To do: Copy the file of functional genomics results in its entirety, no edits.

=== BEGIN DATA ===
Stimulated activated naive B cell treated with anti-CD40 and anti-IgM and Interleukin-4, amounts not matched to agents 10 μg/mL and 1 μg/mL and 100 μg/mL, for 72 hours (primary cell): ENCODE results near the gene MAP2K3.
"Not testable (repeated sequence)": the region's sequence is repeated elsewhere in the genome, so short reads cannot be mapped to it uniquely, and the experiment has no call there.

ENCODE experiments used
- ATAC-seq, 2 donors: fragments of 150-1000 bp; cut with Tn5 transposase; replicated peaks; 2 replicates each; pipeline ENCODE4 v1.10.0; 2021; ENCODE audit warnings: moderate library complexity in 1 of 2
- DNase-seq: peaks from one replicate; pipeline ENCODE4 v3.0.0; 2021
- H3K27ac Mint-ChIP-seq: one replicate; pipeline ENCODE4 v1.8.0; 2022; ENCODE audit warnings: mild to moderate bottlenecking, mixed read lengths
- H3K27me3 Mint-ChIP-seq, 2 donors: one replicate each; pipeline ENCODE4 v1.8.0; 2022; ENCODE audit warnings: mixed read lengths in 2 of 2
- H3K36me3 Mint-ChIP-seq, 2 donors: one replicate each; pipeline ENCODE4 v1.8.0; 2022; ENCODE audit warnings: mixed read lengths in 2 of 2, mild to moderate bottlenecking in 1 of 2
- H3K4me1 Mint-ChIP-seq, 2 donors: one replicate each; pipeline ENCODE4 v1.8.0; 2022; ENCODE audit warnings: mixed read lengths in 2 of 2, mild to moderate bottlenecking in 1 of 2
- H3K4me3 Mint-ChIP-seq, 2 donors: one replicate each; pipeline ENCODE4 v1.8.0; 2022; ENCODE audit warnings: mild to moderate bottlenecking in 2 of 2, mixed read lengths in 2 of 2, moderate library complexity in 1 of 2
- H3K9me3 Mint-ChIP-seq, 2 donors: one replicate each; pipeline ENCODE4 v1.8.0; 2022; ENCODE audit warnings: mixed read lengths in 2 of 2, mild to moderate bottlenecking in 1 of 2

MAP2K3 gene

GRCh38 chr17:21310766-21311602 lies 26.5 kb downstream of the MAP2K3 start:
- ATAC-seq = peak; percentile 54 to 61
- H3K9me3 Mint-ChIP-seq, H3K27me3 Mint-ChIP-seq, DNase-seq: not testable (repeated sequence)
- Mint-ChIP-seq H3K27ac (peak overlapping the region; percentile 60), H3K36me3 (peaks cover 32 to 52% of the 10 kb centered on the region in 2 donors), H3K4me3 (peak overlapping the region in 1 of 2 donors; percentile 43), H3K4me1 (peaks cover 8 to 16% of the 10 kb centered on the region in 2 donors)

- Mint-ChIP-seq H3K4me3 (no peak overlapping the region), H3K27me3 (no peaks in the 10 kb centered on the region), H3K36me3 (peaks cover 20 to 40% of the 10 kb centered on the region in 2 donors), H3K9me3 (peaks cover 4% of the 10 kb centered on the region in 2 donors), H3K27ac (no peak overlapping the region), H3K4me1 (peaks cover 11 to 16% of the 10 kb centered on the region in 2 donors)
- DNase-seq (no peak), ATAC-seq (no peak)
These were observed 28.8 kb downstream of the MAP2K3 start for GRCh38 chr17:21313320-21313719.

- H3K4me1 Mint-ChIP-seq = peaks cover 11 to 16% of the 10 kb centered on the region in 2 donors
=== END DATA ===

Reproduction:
Stimulated activated naive B cell treated with anti-CD40 and anti-IgM and Interleukin-4, amounts not matched to agents 10 μg/mL and 1 μg/mL and 100 μg/mL, for 72 hours (primary cell): ENCODE results near the gene MAP2K3.
"Not testable (repeated sequence)": the region's sequence is repeated elsewhere in the genome, so short reads cannot be mapped to it uniquely, and the experiment has no call there.

ENCODE experiments used
- ATAC-seq, 2 donors: fragments of 150-1000 bp; cut with Tn5 transposase; replicated peaks; 2 replicates each; pipeline ENCODE4 v1.10.0; 2021; ENCODE audit warnings: moderate library complexity in 1 of 2
- DNase-seq: peaks from one replicate; pipeline ENCODE4 v3.0.0; 2021
- H3K27ac Mint-ChIP-seq: one replicate; pipeline ENCODE4 v1.8.0; 2022; ENCODE audit warnings: mild to moderate bottlenecking, mixed read lengths
- H3K27me3 Mint-ChIP-seq, 2 donors: one replicate each; pipeline ENCODE4 v1.8.0; 2022; ENCODE audit warnings: mixed read lengths in 2 of 2
- H3K36me3 Mint-ChIP-seq, 2 donors: one replicate each; pipeline ENCODE4 v1.8.0; 2022; ENCODE audit warnings: mixed read lengths in 2 of 2, mild to moderate bottlenecking in 1 of 2
- H3K4me1 Mint-ChIP-seq, 2 donors: one replicate each; pipeline ENCODE4 v1.8.0; 2022; ENCODE audit warnings: mixed read lengths in 2 of 2, mild to moderate bottlenecking in 1 of 2
- H3K4me3 Mint-ChIP-seq, 2 donors: one replicate each; pipeline ENCODE4 v1.8.0; 2022; ENCODE audit warnings: mild to moderate bottlenecking in 2 of 2, mixed read lengths in 2 of 2, moderate library complexity in 1 of 2
- H3K9me3 Mint-ChIP-seq, 2 donors: one replicate each; pipeline ENCODE4 v1.8.0; 2022; ENCODE audit warnings: mixed read lengths in 2 of 2, mild to moderate bottlenecking in 1 of 2

MAP2K3 gene

GRCh38 chr17:21310766-21311602 lies 26.5 kb downstream of the MAP2K3 start:
- ATAC-seq = peak; percentile 54 to 61
- H3K9me3 Mint-ChIP-seq, H3K27me3 Mint-ChIP-seq, DNase-seq: not testable (repeated sequence)
- Mint-ChIP-seq H3K27ac (peak overlapping the region; percentile 60), H3K36me3 (peaks cover 32 to 52% of the 10 kb centered on the region in 2 donors), H3K4me3 (peak overlapping the region in 1 of 2 donors; percentile 43), H3K4me1 (peaks cover 8 to 16% of the 10 kb centered on the region in 2 donors)

- Mint-ChIP-seq H3K4me3 (no peak overlapping the region), H3K27me3 (no peaks in the 10 kb centered on the region), H3K36me3 (peaks cover 20 to 40% of the 10 kb centered on the region in 2 donors), H3K9me3 (peaks cover 4% of the 10 kb centered on the region in 2 donors), H3K27ac (no peak overlapping the region), H3K4me1 (peaks cover 11 to 16% of the 10 kb centered on the region in 2 donors)
- DNase-seq (no peak), ATAC-seq (no peak)
These were observed 28.8 kb downstream of the MAP2K3 start for GRCh38 chr17:21313320-21313719.

- H3K4me1 Mint-ChIP-seq = peaks cover 11 to 16% of the 10 kb centered on the region in 2 donors